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Understanding Stand Up Paddle Board Shapes and Styles

With many hundreds (indeed probably thousands) of stand-up paddleboard brands and designs out there to choose from, how on earth can you possibly work out what is right for you? writer Bill Dawes guides you through the maze…

While the SUP board market does indeed appear pretty bewildering at first, the good news is that it’s actually quite easy to know how a board will perform, and which type of board(s) you should be considering for your own use, once you understand how to interpret the board dimensions and the plan shape,

Sup Range 2020
Fanatic riders showing off a few of the different models in their 2020 range, which clearly shows the incredible variety of widths, lengths and plan shapes on offer .

Of the various dimensions that typically get listed in a board’s description, the two most important ones are length and width. Once you know how to interpret these two numbers you can instantly see what a board does and what weight/ability of rider it is for.

Understanding Board Length

The length of a SUP board determines what it does. Shorter boards are more maneuverable, while longer boards have more straight-line speed and glide. It really is as simple as that. There is nothing else you can automatically infer from the length measurement – in particular, it most certainly does NOT determine stability (ie you cannot assume that a longer board is automatically more stable), or weight-carrying ability.

So we can very easily group boards by length, as shown here.

Understanding Stand Up Paddle Board Shapes and Styles

Any SUP much less than 10’ long is primarily about maneuvering. It wants to turn. You can spin these shorter boards through 90 degrees with a single paddle stroke. Almost every board this size is designed for SUP surfing. They’re not good for much else as they are slow and frustrating to paddle in a straight line, because they always want to turn.

At the other end of the scale, anything much longer than 12’ is really all about straight line paddling; speed, and directional stability. So, not surprisingly, this is where we find the boards designed for racing and long-distance cruising.

Everything in between, ie from 10’ to 12’ or thereabouts, is essentially an all-rounder; still short enough to be relatively easy to turn, but with enough straight-line performance to be perfectly OK to paddle across the lake, up the harbor, or whatever.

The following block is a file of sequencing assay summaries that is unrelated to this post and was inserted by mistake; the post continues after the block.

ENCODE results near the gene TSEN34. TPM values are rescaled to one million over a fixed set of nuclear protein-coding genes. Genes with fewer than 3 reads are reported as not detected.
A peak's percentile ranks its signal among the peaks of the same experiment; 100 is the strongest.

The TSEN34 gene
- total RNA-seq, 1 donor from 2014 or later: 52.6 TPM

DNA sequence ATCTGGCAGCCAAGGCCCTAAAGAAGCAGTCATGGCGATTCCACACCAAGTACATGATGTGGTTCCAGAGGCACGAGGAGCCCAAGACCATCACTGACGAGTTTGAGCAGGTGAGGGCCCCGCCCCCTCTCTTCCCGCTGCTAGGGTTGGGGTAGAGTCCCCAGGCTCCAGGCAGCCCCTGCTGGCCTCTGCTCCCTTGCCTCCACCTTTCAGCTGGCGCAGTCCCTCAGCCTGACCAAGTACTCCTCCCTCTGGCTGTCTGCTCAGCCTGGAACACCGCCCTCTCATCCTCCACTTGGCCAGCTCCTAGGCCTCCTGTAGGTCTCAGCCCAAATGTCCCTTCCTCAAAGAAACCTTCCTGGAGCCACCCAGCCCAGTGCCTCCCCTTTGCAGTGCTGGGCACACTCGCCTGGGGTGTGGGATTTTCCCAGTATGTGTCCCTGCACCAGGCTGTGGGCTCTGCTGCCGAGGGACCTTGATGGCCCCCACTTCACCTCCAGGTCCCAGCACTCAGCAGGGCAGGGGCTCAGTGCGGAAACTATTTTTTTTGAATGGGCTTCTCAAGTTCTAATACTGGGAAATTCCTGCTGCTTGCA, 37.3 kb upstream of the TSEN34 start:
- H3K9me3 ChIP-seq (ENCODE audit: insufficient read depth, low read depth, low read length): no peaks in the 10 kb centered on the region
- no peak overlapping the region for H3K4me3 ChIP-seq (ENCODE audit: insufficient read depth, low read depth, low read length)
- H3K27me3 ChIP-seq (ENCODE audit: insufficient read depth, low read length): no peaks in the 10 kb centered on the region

So already, just a few paragraphs in, we’ve established a whole lot more clarity on the picture. If you’re not after a specialist wave board or race/touring board, then you can pretty much ignore everything shorter than 10’ or longer than 12’.

Now let’s look at the width.

Understanding Board Width

The maximum width of the board determines who the board is for. The width of a SUP board defines its stability, and weight-carrying ability. If you have two boards of essentially the same plan shape, the wider one will always be more stable and able to carry more weight. An inch or two difference in width can make an astonishingly large difference in stability. This is why the entire spectrum of all-rounder SUPs tend to span just a few inches in width; maybe 29” to 36”, with the vast majority being in the 31-34” bracket. It might not seem like a big difference, but a 34” wide board can probably handle almost twice as heavy a rider as the 31” board!

This is why many brands make their most popular shapes in a variety of widths, so as to cater for different weights of rider.

Red Paddle Co.
The Red Paddle Co Ride 10’8 is essentially the same board as the 10’6, but 2” wider. Likewise the Sport 11’3 is essentially the same as the Sport 11’0, just 2” wider. In each case the wider board can easily support 15-30kg more rider weight.

So if you’re looking for maximum stability and/or weight-carrying ability, then look at the wider designs. If you’re light, go narrower.

As your technical proficiency and paddling skills improve, you can move towards narrower boards, which are faster, due to less drag. They are also easier to paddle properly, as you can maintain a more vertical paddle shaft on a narrower board. This is why race boards inhabit very different realms of the width spectrum; the most radical now coming in at less than 20” wide! But that’s an extremely specialist machine. Your typical club racer is more likely to be on something around 23-25” wide – and will still find that technically challenging in any sort of bumpy conditions.